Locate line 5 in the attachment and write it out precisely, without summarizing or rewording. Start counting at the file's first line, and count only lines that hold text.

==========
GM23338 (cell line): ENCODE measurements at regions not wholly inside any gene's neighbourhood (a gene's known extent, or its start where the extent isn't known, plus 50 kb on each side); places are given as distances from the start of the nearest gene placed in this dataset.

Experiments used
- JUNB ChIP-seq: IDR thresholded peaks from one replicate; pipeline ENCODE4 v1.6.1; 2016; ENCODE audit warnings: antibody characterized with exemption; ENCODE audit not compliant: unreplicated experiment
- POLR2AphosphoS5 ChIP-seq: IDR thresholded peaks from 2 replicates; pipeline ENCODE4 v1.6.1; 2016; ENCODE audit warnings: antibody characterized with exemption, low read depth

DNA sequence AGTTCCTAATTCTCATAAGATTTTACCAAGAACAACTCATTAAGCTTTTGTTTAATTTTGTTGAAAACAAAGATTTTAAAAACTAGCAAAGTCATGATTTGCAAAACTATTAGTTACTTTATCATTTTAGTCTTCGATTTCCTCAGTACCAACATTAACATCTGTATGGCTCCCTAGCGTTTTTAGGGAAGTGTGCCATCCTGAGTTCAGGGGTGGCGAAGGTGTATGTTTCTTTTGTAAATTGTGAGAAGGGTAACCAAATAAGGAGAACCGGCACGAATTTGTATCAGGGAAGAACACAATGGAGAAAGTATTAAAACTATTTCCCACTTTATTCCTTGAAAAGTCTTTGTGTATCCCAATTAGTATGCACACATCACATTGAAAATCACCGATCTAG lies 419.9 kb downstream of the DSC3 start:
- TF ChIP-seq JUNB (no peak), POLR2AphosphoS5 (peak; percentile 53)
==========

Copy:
DNA sequence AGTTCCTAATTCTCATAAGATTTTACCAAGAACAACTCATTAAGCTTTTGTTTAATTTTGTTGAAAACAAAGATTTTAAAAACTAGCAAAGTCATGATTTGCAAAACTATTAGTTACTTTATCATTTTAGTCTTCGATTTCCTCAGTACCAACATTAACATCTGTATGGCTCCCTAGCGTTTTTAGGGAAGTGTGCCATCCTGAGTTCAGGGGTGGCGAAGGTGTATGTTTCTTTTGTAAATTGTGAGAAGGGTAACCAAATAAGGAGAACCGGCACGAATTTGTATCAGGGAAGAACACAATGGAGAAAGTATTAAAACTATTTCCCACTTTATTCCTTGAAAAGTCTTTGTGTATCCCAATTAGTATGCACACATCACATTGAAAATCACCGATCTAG lies 419.9 kb downstream of the DSC3 start: